Seth Ammerman, MD, Director of the Teen Health Van
"Recently, I met a student on the Teen Health Van. At the end of the visit, I asked her to tell me what she liked about herself. She couldn’t think of anything. I told her there must be one thing you like about yourself. She thought for a while longer and then she said, ‘Well, the only thing I like about myself are my eyebrows.’ Yes, it’s kind of a funny story now, but it gives you an idea about this teenage girl’s low self-esteem. I told her, 'I like your eyebrows too, they're very pretty, but you have other cool stuff going on. You told me you like to draw, which is very creative, and you told me about how you helped a friend who was in need, which is very compassionate.’ Her face lit up, and she started to smile. She had never heard that before. No one in her life had been there to tell her that she is special. It was cool for me to see how in that moment she already seemed more confident. In the time since then that we have worked with her, we have seen vast improvements in her overall confidence and mental health."
“Our focus has always been on uninsured kids. We are a safety net program. Forty percent of our kids are currently homeless or have been homeless with the last year. We also work with at-risk and high-risk youth. A lot of the kids we see have parents in low-earning jobs and, even with the Affordable Care Act, they can't afford to pay health care premiums. We also see LGBTQ youth and kids who have been in group homes, foster homes, shelters and/or juvenile hall. The highest percentage of kids we see are Latino, the second highest are Caucasian. Our patients range in age from 10 years old to 25, but the vast majority are ages 15 to 25."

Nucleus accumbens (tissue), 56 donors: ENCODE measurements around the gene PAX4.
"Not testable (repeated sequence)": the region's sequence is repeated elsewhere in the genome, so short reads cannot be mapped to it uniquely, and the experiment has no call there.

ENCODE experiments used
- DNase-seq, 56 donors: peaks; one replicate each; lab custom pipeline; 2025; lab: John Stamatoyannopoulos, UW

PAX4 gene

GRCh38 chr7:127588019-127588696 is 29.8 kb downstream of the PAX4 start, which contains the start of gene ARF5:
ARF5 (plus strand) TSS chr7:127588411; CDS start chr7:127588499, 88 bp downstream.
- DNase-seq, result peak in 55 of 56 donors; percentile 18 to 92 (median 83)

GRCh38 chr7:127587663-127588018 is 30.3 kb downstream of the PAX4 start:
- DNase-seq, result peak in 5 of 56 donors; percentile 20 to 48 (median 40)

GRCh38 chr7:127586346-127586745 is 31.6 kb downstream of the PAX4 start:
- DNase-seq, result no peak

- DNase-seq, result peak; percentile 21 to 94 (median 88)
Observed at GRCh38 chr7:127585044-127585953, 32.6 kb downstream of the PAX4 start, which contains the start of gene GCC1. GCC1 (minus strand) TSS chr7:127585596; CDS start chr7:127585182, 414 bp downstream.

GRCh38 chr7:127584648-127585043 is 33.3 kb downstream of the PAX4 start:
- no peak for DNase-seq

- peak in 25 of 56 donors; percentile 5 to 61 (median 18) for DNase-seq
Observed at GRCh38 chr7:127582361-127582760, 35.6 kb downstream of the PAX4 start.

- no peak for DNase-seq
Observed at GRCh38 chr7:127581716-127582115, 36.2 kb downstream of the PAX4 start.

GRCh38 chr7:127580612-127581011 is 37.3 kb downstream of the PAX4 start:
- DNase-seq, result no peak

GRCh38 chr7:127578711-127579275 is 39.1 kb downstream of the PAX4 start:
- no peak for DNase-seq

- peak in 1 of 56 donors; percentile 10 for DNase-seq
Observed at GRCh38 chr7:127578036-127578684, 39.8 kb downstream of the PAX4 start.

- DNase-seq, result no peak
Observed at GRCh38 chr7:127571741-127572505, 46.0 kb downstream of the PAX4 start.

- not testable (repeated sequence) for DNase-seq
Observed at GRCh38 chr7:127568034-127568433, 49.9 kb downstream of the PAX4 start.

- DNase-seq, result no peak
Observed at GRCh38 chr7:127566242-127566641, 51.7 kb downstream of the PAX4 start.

"Sometimes I feel like I'm working in a developing country because the kids we see don't have the immunizations or medicine they need. We've always seen a lot of mental health issues--such as--depression, we well as psycho-socio issues, obesity, malnutrition, and common adolescent problems like headaches, stomach aches, menstrual disorders, and birth control needs. The biggest change I've seen is that we're treating more and more kids of the working poor. In my opinion, it's a product of the regions's exorbitant cost of living. A lot of these families either can't afford health insurance or they lost it. These are families who were never expecting to need a program like this. We could have two vans running every day of the week. Due to the economic disparities, there are just more people who are struggling financially. I get calls all the time from agencies asking if we can have the van come out, and unfortunately we already have a long waiting list."
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